Titans' Last Playoff Game at Kansas City A Coming Attraction
NASHVILLE – The last time Kevin Byard traveled to Kansas City for a playoff contest, he felt as if he was starring in a movie.
No, not one of the great underdog epics like Rudy or Rocky. Not a tale a perseverance such as The Natural. It wasn’t even the emotional pull of camaraderie as told in Brian’s Song or Varsity Blues that flashed through his mind on Jan. 5, 2018.
“I just remember getting off the plane and it was snowing when we got there,” the Tennessee Titans safety said. “It looked like The Day After Tomorrow or something like that when we got there. It was snowing hard. There was ice all on the steps getting off the plane. I was just thinking, like, ‘I can’t believe we’re about to play a game tomorrow.’
“… That was the coldest game I’ve ever been a part of in my life. Ever.”
It may have seemed like an end-of-the-world saga, but in a real way the Titans’ 22-21 wild card victory was a fresh start for a franchise that two years later has come in from the proverbial cold with its current playoff run. Following victories at New England and Baltimore, they are in the AFC Championship for the first time since the 2002 season and are headed back to Kansas City, this time with a spot in Super Bowl LIV at stake.
That triumph two years ago was Tennessee’s first in the postseason in 14 years and it foreshadowed running back Derrick Henry as a terror at this time of year. Henry, then in his second season, rushed for a then-career-high 156 yards and scored a fourth-quarter touchdown on a 35-yard run.
It also made the Titans the third team in NFL history to win a playoff game on the road after having trailed by 18 points or more. In their case, they were down 21-3 more than halfway through the third quarter before quarterback Marcus Mariota started the comeback with a six-yard touchdown pass to himself. Mariota caught a pass that was inadvertently batted back toward him by Chiefs cornerback Darrell Revis and ran it in for the touchdown, which made him the first ever to throw a touchdown pass to himself a playoff game. Mariota eventually connected with Eric Decker for the game-winning touchdown (pictured) with 6:06 to play.
“That’s our team,” wide receiver Corey Davis, a rookie in 2017, said. “We’re resilient. We’re relentless. You know, you’re never out of it. We understand that playing ball in January, little things matter. It’s always like that, but it’s heightened ever more so now.
“We’ve got some dogs in this locker room and we’re ready for this game.”
Only 23 players on the current Tennessee roster remain from the team that ended Kansas City’s season two years ago, Mariota is now the backup to Ryan Tannehill and Mike Mularkey is no longer the coach (he was fired two weeks later). Yet the current group, under second-year head coach Mike Vrabel, stuck together this season after a 2-4 start and won seven of its final 10 to reach the postseason.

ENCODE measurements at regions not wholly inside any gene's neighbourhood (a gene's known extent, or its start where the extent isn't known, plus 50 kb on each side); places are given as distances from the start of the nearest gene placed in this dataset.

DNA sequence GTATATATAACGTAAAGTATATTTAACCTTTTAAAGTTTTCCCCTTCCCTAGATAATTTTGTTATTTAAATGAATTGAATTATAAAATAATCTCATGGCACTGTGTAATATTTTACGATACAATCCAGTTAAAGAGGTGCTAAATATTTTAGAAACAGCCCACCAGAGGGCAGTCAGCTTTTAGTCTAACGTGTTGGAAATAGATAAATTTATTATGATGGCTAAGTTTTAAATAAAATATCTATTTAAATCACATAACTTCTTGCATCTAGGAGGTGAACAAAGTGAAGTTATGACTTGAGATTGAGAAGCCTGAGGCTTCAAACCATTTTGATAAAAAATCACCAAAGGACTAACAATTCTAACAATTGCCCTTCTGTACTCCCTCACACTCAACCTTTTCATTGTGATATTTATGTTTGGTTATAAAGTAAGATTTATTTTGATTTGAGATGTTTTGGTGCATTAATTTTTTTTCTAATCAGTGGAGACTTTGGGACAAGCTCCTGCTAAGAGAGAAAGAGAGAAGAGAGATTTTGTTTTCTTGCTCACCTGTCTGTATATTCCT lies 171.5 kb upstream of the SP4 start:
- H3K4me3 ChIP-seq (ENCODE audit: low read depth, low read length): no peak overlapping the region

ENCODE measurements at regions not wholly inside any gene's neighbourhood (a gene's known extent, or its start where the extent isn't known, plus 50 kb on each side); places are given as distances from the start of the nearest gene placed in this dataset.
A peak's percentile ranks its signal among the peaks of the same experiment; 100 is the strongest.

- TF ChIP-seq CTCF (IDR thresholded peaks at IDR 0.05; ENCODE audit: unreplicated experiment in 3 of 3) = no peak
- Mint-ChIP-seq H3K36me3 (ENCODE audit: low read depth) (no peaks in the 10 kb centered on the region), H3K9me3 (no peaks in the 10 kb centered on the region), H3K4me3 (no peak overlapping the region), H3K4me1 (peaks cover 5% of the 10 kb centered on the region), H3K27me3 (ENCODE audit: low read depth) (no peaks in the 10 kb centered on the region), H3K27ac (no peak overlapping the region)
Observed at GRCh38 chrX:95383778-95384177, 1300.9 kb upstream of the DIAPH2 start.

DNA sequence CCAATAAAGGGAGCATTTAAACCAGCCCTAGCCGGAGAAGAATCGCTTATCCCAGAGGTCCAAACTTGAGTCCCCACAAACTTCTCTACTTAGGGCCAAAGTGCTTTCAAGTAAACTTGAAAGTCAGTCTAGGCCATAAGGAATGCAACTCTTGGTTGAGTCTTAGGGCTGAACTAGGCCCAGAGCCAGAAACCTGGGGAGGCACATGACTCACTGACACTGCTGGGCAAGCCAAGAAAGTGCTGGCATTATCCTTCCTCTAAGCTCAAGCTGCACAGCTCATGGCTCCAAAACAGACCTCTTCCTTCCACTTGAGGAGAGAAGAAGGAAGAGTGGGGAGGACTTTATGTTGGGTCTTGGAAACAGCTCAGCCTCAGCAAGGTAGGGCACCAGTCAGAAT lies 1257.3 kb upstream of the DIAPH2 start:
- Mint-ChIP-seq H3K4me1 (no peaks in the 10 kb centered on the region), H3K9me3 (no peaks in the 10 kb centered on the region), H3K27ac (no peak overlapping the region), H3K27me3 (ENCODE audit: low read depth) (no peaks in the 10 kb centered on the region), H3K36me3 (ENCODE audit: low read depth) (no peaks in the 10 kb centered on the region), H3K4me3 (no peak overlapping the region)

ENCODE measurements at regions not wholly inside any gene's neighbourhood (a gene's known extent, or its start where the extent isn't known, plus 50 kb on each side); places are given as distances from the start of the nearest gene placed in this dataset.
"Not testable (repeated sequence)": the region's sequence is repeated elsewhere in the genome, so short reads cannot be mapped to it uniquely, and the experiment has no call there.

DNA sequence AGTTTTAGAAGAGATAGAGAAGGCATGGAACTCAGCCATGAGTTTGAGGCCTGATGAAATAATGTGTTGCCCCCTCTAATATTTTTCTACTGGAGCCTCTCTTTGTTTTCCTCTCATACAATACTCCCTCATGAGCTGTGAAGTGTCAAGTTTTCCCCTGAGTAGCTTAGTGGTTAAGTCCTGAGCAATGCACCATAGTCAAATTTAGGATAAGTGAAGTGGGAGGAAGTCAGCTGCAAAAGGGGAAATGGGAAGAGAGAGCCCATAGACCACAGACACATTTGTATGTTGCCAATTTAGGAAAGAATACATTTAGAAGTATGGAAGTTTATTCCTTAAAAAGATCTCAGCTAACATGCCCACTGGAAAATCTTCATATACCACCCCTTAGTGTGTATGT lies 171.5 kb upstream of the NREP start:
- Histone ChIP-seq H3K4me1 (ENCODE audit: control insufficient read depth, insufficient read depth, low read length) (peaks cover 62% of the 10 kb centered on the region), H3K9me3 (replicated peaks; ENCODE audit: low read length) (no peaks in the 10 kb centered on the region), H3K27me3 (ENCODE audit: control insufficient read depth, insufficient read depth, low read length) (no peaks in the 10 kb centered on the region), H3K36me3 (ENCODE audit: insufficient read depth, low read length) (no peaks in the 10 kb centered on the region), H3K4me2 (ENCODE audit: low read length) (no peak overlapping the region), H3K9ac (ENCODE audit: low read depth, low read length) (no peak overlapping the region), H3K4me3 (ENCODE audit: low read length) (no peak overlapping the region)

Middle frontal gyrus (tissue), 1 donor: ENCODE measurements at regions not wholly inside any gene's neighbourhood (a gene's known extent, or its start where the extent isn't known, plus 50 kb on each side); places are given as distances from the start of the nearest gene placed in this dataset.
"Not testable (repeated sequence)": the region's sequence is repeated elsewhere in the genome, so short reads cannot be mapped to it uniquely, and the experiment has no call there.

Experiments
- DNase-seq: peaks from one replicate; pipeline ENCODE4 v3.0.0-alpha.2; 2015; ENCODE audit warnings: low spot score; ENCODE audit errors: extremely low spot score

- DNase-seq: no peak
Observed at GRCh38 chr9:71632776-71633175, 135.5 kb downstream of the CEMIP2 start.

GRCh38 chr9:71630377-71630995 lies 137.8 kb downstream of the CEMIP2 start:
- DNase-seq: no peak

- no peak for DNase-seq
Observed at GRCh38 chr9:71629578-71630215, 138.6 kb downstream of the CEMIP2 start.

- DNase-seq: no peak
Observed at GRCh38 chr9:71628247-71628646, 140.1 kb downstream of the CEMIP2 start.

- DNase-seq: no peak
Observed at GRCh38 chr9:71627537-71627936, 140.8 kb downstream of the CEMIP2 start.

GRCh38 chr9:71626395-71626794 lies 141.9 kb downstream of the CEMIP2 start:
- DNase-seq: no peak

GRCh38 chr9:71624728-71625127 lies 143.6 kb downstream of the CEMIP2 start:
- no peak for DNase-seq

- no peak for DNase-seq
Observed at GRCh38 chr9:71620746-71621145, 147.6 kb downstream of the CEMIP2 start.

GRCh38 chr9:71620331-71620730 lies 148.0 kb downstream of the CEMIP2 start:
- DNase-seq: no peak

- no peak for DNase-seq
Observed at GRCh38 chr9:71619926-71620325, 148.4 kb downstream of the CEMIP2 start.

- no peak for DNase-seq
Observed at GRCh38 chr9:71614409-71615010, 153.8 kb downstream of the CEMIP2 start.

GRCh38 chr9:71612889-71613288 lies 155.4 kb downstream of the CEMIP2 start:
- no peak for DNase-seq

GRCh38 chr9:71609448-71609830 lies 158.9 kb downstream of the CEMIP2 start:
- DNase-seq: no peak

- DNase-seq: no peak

The Titans unleashed Henry in earnest beginning with the final week of the regular season, when he rushed for 211 yards and three touchdowns in a wild-card-clinching victory at Houston. Since, he ran for 182 yards and one touchdown at New England and 195 yards (plus he threw a touchdown pass) at Baltimore, which made him the first player in NFL history to rush for more than 180 yards in three straight games. Those last two combined with his last appearance at Arrowhead Stadium make him only player to rush for at least 150 yards in a playoff game the last three years – and he has done it three times.
“Every year is different,” offensive coordinator Arthur Smith said. “Every game is different. That team was very different from our current team. I think there’s a lot of lessons to be learned from the last two weeks, for sure. Certainly, there are guys here who have played in Arrowhead so they’re familiar with the stadium.
“But this is a different team. So, we expect a different experience.”
The Chiefs are different, too, with Patrick Mahomes at quarterback. Alex Smith was the starter two years ago.
If nothing else, the weather will be similar. Two years ago, the temperature at kickoff (3:35 p.m. local time) was 33 degrees with a 10 mile-per-hour wind that made it feel like 25 degrees. It only got colder as much of the contest was played after sunset.
Sunday’s forecast for Kansas City calls for a high of 22 degrees with the temperature starting to fall shortly after the 2:05 p.m. (CST) kickoff. Rain and/or snow is possible but is not expected to move into the area until after the completion of the contest.
“I’m expecting it to be cold, man, but at the end of the day, it’s the AFC Championship game,” Byard said. “I ain’t worried about the cold. I’m worried about Travis Kelce and Patrick Mahomes and those guys.”